One of the great benefits of living outside of Boston is The Lowell Summer Music Festival. It's a non-profit concert series put on outdoors (weather permitting), usually featuring well-known, moderately popular acts performing in a little, outdoor park. Among the acts I have seen there are Mick Taylor, Nils Lofgren, Guy Clark, Peter Noone, Hot Tuna, Leon Russell, and, with my kids, The Fab Four. The tickets were in the $10 range, $15 for bigger acts. Children were free. Capacity is about 1500.
This year, they've upgraded to bigger acts, with prices raised accordingly, but still a bargain compared to seeing these musicians in other venues. For this summer, there were two acts I especially wanted to see: Richard Thompson and Lucinda Williams. Luckily I got to see both. Thompson started off the summer series with a solo show, and blew everyone away. Combing over his four decade career, RT cherry-picked some of his best and most well-known (considering his cult status) songs, mostly from his time with Capitol Records. Of course he also performed some new songs (joking that he still has plenty of his most recent CDs stock-piled, waiting to be sold), including a song about Iraq ("Dad's Gonna Kill Me", with "Dad" being slang for "Baghdad"), and "Hot For the Smarts", a tribute to intelligent women. Thompson also dipped back deep into his Fairport Convention days for a cover of singer Sandy Denny's "Who Knows Where The Time Goes", and even further back for a Jerry Lee Lewis rocker, "Drinking Wine Spo-Dee-O-Dee," to end the evening. His voice still resonates, and his deft guitar picking (especially on "1952 Vincent Black Lightning") often made it sound like two guitarists were playing simultaneously. (You can hear the show here : http://mvyradio.com/music_info/lowell_summer_concerts.php)
I was initially ambivalent about seeing Lucinda. The first time I saw her, back in 1999, she was the opening act for Richard Thompson at The Orpheum in Boston. People told me I would like her, but she didn't make much of an impression on me at the time. However, when I heard the 2001 album, "Essence", I was hooked. I became a huge fan, started collecting her music, and seeing her every time I could. I was actually supposed to see her in Maine on September 11, 2001, which, of course, was postponed, and got to meet her when she eventually returned to the Orpheum as a headliner.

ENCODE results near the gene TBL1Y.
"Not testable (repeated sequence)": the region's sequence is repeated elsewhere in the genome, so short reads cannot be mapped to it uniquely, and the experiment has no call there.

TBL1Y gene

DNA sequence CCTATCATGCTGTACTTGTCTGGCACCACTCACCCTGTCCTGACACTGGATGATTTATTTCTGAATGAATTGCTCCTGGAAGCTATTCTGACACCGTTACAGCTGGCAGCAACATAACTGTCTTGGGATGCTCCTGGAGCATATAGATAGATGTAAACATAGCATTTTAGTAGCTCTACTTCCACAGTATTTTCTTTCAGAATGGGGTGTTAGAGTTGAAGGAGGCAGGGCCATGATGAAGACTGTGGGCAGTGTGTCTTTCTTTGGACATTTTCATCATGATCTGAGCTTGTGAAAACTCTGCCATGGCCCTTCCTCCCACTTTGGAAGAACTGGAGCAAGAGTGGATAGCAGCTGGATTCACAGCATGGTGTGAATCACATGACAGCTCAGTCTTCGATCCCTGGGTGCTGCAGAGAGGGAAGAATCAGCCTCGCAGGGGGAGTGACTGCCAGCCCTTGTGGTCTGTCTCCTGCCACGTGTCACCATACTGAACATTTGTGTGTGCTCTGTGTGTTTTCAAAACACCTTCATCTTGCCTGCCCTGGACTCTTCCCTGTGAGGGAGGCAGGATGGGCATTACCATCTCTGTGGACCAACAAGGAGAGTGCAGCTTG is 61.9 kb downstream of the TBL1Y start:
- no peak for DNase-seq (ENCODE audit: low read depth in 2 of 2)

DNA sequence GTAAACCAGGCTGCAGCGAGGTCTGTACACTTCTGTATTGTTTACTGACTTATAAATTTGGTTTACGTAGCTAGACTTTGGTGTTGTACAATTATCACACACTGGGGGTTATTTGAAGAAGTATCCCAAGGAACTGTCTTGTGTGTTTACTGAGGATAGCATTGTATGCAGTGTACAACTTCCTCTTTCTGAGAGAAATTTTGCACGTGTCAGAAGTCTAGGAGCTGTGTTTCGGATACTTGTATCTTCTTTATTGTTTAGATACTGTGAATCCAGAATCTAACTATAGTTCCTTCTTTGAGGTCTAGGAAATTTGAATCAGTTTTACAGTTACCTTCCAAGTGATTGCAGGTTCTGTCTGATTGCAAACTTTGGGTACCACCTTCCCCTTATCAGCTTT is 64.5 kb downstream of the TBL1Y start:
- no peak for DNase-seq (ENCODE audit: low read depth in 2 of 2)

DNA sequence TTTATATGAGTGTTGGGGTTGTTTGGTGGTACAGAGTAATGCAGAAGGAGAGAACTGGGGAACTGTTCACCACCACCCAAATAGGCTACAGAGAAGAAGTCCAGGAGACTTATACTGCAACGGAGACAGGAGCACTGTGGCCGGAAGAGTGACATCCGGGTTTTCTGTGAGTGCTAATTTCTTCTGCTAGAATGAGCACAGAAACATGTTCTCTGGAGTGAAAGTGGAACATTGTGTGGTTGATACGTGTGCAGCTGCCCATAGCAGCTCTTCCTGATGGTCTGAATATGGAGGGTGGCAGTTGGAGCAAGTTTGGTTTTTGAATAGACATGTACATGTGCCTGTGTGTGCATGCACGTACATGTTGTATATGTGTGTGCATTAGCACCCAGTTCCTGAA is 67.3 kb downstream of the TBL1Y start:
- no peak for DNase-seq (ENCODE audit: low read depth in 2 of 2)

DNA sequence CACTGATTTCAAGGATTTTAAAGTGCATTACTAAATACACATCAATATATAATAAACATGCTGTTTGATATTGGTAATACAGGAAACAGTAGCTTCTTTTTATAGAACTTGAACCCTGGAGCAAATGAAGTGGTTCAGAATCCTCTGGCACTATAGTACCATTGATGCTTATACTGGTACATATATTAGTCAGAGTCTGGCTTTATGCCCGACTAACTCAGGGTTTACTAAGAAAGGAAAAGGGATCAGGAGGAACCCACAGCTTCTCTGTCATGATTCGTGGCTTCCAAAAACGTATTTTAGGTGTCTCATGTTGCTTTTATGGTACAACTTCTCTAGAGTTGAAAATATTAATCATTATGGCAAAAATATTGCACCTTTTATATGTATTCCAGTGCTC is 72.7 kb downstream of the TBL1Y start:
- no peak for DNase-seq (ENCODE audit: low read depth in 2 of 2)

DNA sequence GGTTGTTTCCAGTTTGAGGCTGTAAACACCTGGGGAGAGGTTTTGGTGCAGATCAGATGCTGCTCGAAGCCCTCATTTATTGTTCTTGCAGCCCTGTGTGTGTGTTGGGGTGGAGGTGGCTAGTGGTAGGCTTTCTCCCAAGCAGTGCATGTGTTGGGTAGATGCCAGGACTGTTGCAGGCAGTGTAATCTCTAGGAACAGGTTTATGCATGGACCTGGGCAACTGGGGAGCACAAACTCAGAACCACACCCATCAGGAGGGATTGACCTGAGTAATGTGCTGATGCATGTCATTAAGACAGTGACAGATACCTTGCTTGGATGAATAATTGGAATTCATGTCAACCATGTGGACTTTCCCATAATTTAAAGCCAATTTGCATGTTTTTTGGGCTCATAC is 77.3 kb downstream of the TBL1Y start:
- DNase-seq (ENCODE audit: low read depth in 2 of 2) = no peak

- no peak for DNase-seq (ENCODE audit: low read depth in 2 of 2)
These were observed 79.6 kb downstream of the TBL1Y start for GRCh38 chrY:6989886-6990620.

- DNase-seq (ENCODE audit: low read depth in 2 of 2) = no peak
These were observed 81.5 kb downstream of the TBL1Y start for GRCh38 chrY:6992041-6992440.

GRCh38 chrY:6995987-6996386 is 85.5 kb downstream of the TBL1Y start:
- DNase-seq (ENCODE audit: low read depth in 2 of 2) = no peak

It may have been a case of "too much too soon", but recently Lucinda has fallen slightly off of my radar. The "Live @ the Fillmore" album was disappointing to me - after digging up all sorts of great songs in concert, the final selection was chosen from her previous three albums, making the listening experience more of a chore than a pleasure. Then her most recent album, "West", seemed very self-conscious to me. What made me fall in love with Lucinda's music was it's bare-boned honestly. I have never heard a woman singer, before or since, that made me feel like she was holding nothing back, that you knew who she was, and what she was feeling. Not hiding behind poetry or a persona. I was starting to lose interest in her newer material.
However, I had such a great time at the Richard Thompson show, I decided to go see Lucinda again. I thought I knew what to expect : Mostly music from her last four albums, maybe an old blues cover, and a very appealing, self-effacing Lucinda--kidding with the crowd, telling stories, introducing her wonderful band . . . In short, a nice night out on a New England summer evening . However, certain events would happen to make this Lucinda show different from all the others.
The show started innocently enough. The park ranger who MCs the shows announced the great difficulty of securing this concert, since an entire tour was scrapped when John Mellencamp stole Lucinda to be his opening act on his current tour. Her backing band, Buick 6, started with a 30-minute, mostly instrumental, set, covering The Ventures, Led Zeppelin, and Neil Young. After a half hour break, the band returned with Lucinda.
She started with a song from "West", then followed with some more familiar material. Lucinda then sprinkled in some new tunes from an album she said would be out in September. While some people often use this as an excuse for get a beverage, or head for the bathrooms, to me this is usually the highlight of any show. Most people I go to see in concert have on-going careers- they are artists in it for the long-haul, and in most cases still making vital, exciting music. You have the privilege of hearing material that is not yet available. I was hoping to be impressed with Lucinda's new material, and I was. There was a great Lucinda-loves-a-rocker song, plus one that actually sounds like a hit single, entitled "Real Love".